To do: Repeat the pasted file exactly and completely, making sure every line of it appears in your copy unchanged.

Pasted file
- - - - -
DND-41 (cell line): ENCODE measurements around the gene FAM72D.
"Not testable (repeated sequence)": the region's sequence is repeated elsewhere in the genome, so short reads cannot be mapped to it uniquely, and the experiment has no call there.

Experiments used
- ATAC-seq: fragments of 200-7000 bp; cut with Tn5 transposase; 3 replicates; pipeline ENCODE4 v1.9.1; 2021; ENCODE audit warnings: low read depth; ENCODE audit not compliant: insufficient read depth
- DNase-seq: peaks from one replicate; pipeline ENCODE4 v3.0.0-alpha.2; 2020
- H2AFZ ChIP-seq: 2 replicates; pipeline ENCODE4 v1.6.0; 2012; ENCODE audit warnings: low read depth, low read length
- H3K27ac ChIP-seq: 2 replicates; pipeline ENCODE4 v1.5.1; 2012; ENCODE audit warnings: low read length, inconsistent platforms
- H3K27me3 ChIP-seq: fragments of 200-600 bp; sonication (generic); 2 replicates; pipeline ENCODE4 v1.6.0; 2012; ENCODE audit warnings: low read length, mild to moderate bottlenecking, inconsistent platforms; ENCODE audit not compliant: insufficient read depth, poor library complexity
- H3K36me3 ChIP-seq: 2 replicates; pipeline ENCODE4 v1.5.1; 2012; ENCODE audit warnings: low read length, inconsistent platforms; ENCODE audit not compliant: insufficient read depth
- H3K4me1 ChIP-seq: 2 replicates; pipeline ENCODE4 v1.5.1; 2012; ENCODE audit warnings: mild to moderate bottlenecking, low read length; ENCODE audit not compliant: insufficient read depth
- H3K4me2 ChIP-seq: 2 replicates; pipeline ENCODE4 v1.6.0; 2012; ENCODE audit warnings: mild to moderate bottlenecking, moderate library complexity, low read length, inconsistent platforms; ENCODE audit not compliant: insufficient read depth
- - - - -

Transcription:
DND-41 (cell line): ENCODE measurements around the gene FAM72D.
"Not testable (repeated sequence)": the region's sequence is repeated elsewhere in the genome, so short reads cannot be mapped to it uniquely, and the experiment has no call there.

Experiments used
- ATAC-seq: fragments of 200-7000 bp; cut with Tn5 transposase; 3 replicates; pipeline ENCODE4 v1.9.1; 2021; ENCODE audit warnings: low read depth; ENCODE audit not compliant: insufficient read depth
- DNase-seq: peaks from one replicate; pipeline ENCODE4 v3.0.0-alpha.2; 2020
- H2AFZ ChIP-seq: 2 replicates; pipeline ENCODE4 v1.6.0; 2012; ENCODE audit warnings: low read depth, low read length
- H3K27ac ChIP-seq: 2 replicates; pipeline ENCODE4 v1.5.1; 2012; ENCODE audit warnings: low read length, inconsistent platforms
- H3K27me3 ChIP-seq: fragments of 200-600 bp; sonication (generic); 2 replicates; pipeline ENCODE4 v1.6.0; 2012; ENCODE audit warnings: low read length, mild to moderate bottlenecking, inconsistent platforms; ENCODE audit not compliant: insufficient read depth, poor library complexity
- H3K36me3 ChIP-seq: 2 replicates; pipeline ENCODE4 v1.5.1; 2012; ENCODE audit warnings: low read length, inconsistent platforms; ENCODE audit not compliant: insufficient read depth
- H3K4me1 ChIP-seq: 2 replicates; pipeline ENCODE4 v1.5.1; 2012; ENCODE audit warnings: mild to moderate bottlenecking, low read length; ENCODE audit not compliant: insufficient read depth
- H3K4me2 ChIP-seq: 2 replicates; pipeline ENCODE4 v1.6.0; 2012; ENCODE audit warnings: mild to moderate bottlenecking, moderate library complexity, low read length, inconsistent platforms; ENCODE audit not compliant: insufficient read depth